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VOL. 40 | NO. 47 | Friday, November 18, 2016

Haslam still seeking consensus on transportation funding

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NASHVILLE (AP) - The dust may have settled on legislative elections and leadership votes, but Republican Gov. Bill Haslam doesn't appear any closer to divulging his plans for boosting transportation funding in Tennessee.

Haslam told reporters on Monday that he has been meeting with lawmakers and officials to find ways to address what he described as a $6 billion backlog in road projects.

"It's time to bring the Legislature into that," Haslam said. "We can't get anything done unless they agree."

The governor said the challenge will be to come up with a transportation proposal that's equally acceptable to rural and urban residents - and the politicians who represent them.

"Whether you live in downtown Nashville or you live in Pulaski, we have to have a plan that works for all of those," Haslam said in a speech before the Nashville Rotary Club. "The challenging piece of that is obviously how are you going to pay for it."

Each penny of the state's 21.4-cent tax on each gallon of gas is worth about $31 million in annual revenue. The tax was last raised by 4 cents in 1989.

A wide-ranging transit plan for the Nashville region alone is projected to cost $6 billion over the next 25 years.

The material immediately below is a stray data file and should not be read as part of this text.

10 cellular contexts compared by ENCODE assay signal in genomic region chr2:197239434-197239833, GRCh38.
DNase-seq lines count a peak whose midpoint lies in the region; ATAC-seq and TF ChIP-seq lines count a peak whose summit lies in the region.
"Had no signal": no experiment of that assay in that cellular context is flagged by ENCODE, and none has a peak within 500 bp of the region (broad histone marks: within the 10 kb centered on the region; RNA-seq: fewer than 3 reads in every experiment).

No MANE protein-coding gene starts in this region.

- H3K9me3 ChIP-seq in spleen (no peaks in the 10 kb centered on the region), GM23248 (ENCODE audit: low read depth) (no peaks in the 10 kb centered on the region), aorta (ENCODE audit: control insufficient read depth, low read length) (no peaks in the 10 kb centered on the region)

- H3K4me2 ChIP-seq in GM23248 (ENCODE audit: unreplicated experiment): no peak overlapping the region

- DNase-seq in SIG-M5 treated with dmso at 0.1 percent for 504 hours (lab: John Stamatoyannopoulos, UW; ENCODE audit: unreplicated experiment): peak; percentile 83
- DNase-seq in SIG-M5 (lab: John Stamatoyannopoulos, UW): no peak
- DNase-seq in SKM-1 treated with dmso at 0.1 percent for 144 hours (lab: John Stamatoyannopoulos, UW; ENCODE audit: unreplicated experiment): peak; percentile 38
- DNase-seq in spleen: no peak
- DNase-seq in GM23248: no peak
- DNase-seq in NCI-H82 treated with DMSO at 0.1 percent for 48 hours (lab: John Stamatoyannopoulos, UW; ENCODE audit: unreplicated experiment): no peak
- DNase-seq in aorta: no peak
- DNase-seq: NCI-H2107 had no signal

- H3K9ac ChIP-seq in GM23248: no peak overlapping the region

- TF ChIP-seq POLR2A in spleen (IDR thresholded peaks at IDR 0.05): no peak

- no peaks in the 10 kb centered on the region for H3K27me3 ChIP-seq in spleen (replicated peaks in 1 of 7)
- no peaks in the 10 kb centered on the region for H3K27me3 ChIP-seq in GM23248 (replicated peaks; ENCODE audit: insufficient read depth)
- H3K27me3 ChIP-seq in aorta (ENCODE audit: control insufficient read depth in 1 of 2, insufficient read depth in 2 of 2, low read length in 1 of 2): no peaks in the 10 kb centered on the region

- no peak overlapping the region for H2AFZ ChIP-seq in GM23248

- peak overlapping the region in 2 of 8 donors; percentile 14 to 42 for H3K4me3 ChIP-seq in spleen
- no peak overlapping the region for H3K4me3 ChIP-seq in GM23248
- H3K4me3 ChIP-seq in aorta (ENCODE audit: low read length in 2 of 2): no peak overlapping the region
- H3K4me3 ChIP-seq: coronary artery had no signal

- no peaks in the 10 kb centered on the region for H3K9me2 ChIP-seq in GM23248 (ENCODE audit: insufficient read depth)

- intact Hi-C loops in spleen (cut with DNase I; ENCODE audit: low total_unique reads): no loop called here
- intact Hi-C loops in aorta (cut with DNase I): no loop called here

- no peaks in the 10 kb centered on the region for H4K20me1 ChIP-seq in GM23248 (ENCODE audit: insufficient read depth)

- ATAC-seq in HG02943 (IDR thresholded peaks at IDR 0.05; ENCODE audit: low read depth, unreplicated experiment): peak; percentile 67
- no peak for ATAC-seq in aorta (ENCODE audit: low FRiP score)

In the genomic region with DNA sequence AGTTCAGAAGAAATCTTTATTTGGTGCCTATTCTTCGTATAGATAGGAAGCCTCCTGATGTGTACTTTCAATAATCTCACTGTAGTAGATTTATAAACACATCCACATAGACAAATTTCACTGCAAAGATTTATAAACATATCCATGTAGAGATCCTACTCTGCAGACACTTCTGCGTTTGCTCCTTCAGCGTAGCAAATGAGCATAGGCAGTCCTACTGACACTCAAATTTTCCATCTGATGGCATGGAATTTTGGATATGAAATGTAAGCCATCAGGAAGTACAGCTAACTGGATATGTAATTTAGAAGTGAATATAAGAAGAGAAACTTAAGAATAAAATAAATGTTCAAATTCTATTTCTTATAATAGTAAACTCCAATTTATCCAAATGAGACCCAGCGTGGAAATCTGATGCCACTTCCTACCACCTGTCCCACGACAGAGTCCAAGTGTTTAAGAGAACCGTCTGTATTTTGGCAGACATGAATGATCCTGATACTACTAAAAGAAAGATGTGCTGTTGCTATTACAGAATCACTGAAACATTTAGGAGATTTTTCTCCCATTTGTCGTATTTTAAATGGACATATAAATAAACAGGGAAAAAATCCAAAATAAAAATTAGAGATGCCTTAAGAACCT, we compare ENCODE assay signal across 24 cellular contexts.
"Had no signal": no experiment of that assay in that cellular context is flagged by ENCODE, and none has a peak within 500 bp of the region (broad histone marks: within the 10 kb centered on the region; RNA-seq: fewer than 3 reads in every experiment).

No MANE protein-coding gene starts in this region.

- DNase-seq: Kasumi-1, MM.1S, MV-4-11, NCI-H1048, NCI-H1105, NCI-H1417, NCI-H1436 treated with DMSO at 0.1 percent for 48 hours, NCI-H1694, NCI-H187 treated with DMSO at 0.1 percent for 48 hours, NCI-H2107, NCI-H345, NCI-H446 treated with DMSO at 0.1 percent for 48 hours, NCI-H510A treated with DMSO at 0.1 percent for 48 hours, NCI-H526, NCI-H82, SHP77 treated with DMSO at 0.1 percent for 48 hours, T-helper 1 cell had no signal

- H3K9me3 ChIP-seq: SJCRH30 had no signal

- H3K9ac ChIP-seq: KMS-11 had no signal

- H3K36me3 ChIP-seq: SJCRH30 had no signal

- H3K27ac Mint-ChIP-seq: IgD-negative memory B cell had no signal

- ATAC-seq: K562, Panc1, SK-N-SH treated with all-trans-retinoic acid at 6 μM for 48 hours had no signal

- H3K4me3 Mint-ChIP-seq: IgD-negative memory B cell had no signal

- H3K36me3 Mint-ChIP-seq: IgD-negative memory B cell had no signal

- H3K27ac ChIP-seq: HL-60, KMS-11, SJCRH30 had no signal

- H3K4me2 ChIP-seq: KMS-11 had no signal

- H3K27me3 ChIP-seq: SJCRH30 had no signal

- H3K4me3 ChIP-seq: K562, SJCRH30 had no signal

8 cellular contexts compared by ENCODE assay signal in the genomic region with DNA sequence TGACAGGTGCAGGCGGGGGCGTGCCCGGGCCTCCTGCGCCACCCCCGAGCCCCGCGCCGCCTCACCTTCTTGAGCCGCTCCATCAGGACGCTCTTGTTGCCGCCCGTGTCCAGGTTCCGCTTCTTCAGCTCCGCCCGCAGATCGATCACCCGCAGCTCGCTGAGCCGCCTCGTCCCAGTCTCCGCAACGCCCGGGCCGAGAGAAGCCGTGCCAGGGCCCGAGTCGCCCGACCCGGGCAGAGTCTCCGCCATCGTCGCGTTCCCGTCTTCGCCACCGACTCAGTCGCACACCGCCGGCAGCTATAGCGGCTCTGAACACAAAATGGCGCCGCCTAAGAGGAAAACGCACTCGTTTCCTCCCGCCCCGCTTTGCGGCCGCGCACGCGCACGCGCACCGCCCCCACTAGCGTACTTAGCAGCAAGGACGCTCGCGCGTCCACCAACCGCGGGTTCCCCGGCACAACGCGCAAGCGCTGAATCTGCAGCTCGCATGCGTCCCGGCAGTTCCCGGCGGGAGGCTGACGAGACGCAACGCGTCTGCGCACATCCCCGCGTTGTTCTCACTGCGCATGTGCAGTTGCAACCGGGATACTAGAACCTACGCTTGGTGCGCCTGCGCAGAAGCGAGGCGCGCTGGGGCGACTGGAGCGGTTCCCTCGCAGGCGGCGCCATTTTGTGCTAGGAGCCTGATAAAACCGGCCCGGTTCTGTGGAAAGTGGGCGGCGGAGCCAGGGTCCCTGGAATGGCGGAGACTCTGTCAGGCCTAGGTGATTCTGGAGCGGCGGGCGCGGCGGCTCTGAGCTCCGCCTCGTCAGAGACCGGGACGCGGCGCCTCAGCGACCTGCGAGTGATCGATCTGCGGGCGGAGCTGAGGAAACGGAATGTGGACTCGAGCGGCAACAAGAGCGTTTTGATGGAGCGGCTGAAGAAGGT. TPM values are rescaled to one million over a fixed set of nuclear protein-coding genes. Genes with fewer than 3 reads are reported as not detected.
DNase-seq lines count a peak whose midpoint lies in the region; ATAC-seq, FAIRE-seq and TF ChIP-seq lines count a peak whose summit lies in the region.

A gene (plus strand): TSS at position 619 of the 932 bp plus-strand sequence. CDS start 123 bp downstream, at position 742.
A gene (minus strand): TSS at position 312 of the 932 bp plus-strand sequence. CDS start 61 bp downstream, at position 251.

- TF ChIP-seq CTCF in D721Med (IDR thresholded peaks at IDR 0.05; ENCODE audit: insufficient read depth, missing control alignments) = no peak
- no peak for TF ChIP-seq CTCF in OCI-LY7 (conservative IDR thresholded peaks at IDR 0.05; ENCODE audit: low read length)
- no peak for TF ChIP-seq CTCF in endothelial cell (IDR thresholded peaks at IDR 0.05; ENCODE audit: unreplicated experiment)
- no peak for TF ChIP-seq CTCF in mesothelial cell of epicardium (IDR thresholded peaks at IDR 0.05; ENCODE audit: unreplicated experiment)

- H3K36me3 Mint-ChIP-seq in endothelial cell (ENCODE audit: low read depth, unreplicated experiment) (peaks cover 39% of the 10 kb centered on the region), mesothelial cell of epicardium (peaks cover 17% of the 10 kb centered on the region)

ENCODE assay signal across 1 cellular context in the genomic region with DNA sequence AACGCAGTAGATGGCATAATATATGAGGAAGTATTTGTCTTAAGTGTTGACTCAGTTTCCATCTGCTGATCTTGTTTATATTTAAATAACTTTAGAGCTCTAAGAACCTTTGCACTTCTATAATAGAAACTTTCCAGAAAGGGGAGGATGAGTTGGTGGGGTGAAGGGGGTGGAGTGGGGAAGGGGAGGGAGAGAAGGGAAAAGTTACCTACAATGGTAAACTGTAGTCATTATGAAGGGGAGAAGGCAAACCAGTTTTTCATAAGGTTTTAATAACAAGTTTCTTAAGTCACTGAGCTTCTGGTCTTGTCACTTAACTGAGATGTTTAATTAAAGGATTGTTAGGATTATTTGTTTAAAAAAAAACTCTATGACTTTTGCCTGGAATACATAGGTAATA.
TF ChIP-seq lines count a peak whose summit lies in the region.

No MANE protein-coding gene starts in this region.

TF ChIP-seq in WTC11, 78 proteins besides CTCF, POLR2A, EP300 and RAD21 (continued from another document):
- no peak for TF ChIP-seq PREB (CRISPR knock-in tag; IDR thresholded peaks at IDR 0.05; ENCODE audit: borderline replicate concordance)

"Even if you look at what we bring in new-money wise, it's not going to make a huge dent," Haslam said. "So there's going to have to be a wide variety of solutions."

The governor said it will take recognition in Middle Tennessee that a long-range transit plan for Nashville will have to be part of the equation if the city is going to continue being a growth engine for the region.

Haslam has been trying to draw attention to Tennessee's transportation funding needs for two years, but decided against making a specific proposal to address the issue as lawmakers headed into the election season.

Now he's making the case that it's time to act before he leaves office in 2018.

"Sooner rather than later is better when you have a governor in the last two year of his term rather than someone coming in new," he said.

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